I’ve got to say, when I see these younger kids, teenagers and so forth, inside the community I serve, I see myself. I see myself and I think what could have benefited me during those years of growing up. Not just me, but other people who I grew up with inside those neighborhoods. As I entered law enforcement, I felt I wanted to strengthen those relationships. I’m back in the community, but I’m back in a law official capacity. Of course arrests and investigations are a part of my job, that goes hand in hand. But in the bigger picture, I envision my role as improving the quality of life for others. That’s my role. Those are the tools on my belt. I work for the communities I serve. When the clock ends and I get out of work, I engage in my service. I almost feel like it’s selfish because of the gratification I get out of it. When you help someone and [you see] the joy on their face, it’s invaluable.
Have you seen a longterm impact on the kids who have been a part of these initiatives?
Absolutely. It’s so great. At least every couple weeks I’m bumping into both the kids and their parents who are 10 year olds who are now 15, 15 year olds now in their 20s. They’re coming up to me and, to be honest, I may not necessarily remember them all because you’re dealing with a lot of people and it’s me doing all the organizing of getting everyone together, it kind of goes by quick. But it feels really good when they’re saying thank you for doing that, and just randomly. On another front, these are long term, so we’re talking about months and years later, the families and the mothers and fathers are thanking me as well. I think it lends itself to improving the relationship between law enforcement and the communities they serve as well.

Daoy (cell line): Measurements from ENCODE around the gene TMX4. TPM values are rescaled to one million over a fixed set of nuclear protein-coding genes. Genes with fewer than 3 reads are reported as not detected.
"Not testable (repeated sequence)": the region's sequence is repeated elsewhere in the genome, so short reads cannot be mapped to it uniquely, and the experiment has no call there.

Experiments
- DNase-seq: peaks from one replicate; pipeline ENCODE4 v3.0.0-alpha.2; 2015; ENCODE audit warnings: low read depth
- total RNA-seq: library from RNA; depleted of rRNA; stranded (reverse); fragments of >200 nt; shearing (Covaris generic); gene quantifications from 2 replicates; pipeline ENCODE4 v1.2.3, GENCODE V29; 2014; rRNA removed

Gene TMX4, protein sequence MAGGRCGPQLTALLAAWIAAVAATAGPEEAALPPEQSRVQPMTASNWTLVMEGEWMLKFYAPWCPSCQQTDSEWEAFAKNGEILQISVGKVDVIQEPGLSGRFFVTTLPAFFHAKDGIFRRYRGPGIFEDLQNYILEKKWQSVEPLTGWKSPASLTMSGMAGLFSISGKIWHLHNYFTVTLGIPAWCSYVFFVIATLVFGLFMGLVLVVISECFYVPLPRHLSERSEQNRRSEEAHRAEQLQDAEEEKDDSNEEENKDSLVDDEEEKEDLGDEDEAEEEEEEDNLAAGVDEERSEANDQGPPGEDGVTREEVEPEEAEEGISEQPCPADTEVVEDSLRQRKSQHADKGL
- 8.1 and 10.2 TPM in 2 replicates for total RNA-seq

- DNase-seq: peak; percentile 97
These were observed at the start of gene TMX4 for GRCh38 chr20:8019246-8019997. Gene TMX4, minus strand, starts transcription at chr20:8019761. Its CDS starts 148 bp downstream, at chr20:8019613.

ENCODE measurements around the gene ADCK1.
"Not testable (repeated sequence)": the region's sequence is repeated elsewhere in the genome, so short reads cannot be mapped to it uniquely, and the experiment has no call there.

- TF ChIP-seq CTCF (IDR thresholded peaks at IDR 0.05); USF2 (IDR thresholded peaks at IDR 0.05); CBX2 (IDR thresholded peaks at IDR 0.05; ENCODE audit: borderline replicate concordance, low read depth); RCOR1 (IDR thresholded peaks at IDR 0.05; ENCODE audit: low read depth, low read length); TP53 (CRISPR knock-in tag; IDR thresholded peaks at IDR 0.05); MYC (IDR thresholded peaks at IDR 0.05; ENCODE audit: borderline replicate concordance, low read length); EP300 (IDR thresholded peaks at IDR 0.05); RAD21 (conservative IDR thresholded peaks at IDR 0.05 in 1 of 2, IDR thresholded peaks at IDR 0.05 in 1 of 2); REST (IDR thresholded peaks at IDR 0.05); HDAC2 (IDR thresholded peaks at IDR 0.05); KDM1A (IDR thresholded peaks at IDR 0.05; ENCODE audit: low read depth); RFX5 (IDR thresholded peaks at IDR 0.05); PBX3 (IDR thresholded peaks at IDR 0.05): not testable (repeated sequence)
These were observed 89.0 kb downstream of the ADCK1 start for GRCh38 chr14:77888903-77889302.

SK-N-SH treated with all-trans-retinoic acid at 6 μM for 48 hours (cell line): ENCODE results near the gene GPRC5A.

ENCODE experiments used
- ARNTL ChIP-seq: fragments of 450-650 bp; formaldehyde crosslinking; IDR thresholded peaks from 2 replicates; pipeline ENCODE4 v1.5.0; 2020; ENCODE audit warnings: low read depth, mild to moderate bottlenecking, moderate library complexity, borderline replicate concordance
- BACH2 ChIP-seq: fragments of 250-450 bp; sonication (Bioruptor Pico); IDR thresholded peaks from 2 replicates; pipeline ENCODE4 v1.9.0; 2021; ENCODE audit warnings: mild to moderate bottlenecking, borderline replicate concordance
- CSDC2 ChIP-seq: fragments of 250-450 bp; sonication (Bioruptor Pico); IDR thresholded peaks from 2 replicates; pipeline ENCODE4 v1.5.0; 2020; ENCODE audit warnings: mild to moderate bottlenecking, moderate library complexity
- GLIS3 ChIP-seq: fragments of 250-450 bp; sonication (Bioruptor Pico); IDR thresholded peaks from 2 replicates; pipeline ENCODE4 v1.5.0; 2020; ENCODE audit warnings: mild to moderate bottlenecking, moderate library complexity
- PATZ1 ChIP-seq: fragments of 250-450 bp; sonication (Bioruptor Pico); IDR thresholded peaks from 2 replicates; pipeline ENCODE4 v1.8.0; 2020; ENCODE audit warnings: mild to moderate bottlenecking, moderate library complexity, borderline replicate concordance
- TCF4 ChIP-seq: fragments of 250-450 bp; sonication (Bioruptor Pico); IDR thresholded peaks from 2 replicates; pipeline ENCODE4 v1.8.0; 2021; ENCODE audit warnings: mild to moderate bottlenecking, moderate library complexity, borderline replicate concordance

The police officers tell me months and years later that they’re still in contact with these young people and they’re doing good. It’s really amazing.
What’s been the most rewarding part of your work?
The relationships that are built between law enforcement and the community. It’s an intangible result that you can’t quantify, but you see it. It feels like it slightly changes the world’s view in this sense of even some of the officers and definitely the kids and, fortunately enough, their parents as well.
What have you learned through your experiences as a volunteer?
I’ve learned that interaction breaks down barriers. Proximity, although a simple exercise, is not done often enough. When it is facilitated, all those preconceived notions people have of each other fall to the wayside.
What do you want people to learn from your story?
I would want people to learn from my story that helping others is truly a treasure. We all want to do different things in our different professions but at the end of the day, I think during that journey or perhaps toward the end, we want to circle back around and help others. Once you do that, I think you become richer for it.